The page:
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Conservationist of the Year Award Presented to President of the Alaska Wild Sheep Foundation


March 17, 2022
posted in: News

Alaska Wild Sheep President, Kevin Kehoe, was recently recognized by Alaska Governor Mike J. Dunleavy when he was presented the Governor’s Conservationist of the Year Award at a recent Alaska SCI Banquet.

The award is presented annually for outstanding dedication to the conservation of Alaska’s fish and wildlife resources and for exemplary service to the people of Alaska and their outdoor traditions. The awardee is selected by the Governor from a list of nominees provided by the Department of Fish and Game based on input from conservation groups throughout Alaska.

Since his arrival in Alaska in 1995, Kevin has been an active volunteer with numerous Alaska conservation and outdoor organizations. Starting with Ducks Unlimited where he occupied several positions including Alaska DU State Chairman. Following Ducks Unlimited he continued to volunteer for various outdoor and conservation organizations as a board member. Currently he serves as the President of the Alaska Wild Sheep Foundation. His efforts as a conservation leader resulted in raising several million dollars for conservation both in and out of Alaska.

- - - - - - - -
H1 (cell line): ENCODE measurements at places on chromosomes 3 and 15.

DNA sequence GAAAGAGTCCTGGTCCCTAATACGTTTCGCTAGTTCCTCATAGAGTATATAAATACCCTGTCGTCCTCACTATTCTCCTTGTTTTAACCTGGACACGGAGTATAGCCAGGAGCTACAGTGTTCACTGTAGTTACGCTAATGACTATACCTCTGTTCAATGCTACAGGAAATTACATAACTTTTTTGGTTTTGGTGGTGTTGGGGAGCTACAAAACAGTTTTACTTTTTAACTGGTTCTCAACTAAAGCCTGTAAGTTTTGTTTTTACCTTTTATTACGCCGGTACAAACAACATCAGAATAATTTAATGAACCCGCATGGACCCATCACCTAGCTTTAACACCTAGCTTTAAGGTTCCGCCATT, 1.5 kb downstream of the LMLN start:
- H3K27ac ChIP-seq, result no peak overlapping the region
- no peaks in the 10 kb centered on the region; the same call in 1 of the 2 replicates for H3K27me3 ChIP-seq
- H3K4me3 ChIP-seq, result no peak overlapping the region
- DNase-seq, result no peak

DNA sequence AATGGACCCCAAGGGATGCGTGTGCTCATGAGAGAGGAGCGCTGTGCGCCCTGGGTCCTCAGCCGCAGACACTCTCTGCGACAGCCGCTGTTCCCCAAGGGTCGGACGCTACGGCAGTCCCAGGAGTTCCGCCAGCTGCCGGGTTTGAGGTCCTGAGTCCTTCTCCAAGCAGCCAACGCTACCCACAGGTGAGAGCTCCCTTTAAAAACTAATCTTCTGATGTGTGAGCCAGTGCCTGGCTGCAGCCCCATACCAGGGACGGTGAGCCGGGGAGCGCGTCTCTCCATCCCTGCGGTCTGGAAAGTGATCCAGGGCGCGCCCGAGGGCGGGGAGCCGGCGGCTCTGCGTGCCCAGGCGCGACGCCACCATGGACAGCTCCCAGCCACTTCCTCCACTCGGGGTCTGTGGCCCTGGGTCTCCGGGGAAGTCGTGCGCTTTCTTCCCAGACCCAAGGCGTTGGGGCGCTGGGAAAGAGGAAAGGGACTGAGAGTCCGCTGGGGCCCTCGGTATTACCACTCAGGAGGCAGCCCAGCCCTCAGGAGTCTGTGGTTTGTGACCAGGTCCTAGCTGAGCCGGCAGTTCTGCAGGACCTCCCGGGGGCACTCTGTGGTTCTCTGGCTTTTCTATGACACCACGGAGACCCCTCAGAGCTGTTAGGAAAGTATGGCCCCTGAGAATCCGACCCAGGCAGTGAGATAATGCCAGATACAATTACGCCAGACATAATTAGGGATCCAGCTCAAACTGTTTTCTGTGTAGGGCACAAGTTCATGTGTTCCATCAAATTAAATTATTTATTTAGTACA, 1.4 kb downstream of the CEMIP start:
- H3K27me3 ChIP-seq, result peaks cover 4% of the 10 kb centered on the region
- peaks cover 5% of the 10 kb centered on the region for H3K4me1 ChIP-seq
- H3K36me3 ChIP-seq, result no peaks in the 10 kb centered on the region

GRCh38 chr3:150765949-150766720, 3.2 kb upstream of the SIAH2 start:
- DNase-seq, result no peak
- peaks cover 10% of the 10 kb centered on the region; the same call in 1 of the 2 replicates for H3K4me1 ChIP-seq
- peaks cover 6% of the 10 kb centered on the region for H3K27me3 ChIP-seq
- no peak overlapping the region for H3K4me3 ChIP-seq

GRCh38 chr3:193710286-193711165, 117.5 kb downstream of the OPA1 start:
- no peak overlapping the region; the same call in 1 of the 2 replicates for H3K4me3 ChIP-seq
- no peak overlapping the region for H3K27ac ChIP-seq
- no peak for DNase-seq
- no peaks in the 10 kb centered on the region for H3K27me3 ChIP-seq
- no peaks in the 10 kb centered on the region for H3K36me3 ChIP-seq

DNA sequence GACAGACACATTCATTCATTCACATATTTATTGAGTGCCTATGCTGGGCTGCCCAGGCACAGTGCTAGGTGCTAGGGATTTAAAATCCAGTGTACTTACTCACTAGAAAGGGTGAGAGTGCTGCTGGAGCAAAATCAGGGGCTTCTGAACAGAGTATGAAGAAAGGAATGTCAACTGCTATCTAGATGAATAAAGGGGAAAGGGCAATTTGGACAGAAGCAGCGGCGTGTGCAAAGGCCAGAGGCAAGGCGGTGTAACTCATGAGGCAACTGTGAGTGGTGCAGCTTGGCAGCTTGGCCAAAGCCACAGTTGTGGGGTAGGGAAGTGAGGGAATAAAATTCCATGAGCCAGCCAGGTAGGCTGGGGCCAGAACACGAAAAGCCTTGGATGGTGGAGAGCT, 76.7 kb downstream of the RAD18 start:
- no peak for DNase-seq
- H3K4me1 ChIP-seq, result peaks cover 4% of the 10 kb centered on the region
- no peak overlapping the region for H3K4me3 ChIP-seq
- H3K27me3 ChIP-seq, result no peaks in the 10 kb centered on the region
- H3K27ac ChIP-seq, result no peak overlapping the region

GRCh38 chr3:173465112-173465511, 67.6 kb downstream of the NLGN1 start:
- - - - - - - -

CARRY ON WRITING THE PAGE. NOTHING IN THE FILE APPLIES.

Kevin’s recent efforts as the leader of the AK WSF team and a consortium of fellow Alaskan conservation groups including SCI, Alaska Outdoor Council, and the Alaska Professional Hunter’s Association resulted in the increased protection of Dall sheep, Rocky Mountain goats and Muskoxen in Alaska through State regulatory changes designed to help prevent the import of harmful strains of a foreign pathogen called Movi into Alaska.

Kehoe, is a retired Special Forces officer with more than 26 years of active duty throughout the world including combat duty in Desert Storm. His highest awards include the Bronze Star and Legion of Merit. He retired at Fort Richardson, Alaska in May of 2001.

During his acceptance speech Kevin credited his success in conservation to the many great fellow conservation volunteers and professionals with whom he worked. He concluded his acceptance speech stating that he believed that, “The true measure of a sportsman is not what they take off the mountain, but by what they put back.”

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